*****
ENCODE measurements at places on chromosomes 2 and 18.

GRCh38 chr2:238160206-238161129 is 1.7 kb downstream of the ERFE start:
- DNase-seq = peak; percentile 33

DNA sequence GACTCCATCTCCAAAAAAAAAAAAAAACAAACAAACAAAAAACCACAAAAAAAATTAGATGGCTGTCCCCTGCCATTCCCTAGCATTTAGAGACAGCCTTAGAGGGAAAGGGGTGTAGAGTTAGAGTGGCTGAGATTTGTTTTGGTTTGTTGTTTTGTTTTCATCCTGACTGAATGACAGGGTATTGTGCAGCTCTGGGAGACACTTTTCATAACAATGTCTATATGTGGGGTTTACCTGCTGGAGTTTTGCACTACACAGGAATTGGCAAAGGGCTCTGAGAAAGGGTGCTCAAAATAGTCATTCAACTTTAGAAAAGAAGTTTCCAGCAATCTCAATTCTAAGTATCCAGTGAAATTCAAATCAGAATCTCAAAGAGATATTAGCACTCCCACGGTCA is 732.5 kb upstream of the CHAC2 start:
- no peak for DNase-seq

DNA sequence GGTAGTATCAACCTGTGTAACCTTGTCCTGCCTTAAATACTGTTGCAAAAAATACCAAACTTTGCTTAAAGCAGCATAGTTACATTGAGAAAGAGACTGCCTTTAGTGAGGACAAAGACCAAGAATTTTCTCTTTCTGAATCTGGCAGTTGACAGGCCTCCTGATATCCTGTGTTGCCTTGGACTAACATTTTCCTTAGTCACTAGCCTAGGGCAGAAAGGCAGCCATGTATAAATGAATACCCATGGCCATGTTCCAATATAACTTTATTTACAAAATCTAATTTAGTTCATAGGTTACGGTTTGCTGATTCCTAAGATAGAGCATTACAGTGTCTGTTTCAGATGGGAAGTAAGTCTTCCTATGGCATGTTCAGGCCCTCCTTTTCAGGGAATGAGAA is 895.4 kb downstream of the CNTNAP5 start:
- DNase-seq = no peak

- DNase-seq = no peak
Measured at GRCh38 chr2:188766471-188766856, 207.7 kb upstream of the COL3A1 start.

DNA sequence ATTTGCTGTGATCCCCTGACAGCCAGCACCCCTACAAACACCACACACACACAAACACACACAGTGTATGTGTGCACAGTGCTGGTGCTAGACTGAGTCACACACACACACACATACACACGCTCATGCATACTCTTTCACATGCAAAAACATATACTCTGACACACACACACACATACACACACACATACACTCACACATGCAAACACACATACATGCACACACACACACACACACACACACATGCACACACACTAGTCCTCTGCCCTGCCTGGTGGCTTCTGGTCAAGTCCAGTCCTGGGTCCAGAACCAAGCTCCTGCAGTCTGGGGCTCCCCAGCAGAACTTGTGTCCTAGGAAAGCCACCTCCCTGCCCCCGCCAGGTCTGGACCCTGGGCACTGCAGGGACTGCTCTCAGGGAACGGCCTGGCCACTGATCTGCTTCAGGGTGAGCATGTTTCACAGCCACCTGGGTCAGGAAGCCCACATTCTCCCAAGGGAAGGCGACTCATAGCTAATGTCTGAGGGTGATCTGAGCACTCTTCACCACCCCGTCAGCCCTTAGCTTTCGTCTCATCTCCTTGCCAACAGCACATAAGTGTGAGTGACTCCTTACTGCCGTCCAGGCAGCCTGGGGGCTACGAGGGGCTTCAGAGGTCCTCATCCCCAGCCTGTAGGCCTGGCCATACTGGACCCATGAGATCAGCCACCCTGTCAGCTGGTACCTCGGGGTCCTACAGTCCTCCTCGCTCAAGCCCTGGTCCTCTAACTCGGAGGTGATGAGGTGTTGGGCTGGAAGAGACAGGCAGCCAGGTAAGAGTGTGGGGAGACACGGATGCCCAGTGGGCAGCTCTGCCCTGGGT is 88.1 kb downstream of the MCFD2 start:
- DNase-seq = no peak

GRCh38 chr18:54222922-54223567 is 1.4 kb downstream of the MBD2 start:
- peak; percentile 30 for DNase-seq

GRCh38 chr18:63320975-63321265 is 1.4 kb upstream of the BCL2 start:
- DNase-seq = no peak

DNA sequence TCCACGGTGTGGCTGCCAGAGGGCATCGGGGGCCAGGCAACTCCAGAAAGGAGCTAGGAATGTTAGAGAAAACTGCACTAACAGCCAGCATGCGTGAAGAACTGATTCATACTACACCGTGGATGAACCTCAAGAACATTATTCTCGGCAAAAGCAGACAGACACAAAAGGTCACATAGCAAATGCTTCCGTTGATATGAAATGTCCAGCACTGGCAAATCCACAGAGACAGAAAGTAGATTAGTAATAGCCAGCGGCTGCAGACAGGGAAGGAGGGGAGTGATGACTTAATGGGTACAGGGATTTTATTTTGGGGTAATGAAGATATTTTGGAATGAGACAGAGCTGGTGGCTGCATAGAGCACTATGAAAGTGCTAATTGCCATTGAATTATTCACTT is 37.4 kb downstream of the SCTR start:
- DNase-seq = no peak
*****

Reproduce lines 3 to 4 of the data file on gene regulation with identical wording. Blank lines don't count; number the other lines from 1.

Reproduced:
- DNase-seq = peak; percentile 33

DNA sequence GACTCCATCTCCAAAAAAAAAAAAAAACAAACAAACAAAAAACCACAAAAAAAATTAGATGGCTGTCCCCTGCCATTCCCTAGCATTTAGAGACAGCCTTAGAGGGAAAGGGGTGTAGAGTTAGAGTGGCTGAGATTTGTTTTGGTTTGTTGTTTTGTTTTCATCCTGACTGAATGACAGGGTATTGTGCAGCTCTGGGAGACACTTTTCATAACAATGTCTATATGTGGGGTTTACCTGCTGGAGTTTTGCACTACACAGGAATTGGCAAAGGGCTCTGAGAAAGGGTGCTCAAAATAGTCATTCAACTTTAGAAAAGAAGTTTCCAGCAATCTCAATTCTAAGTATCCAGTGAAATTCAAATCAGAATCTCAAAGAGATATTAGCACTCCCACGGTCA is 732.5 kb upstream of the CHAC2 start: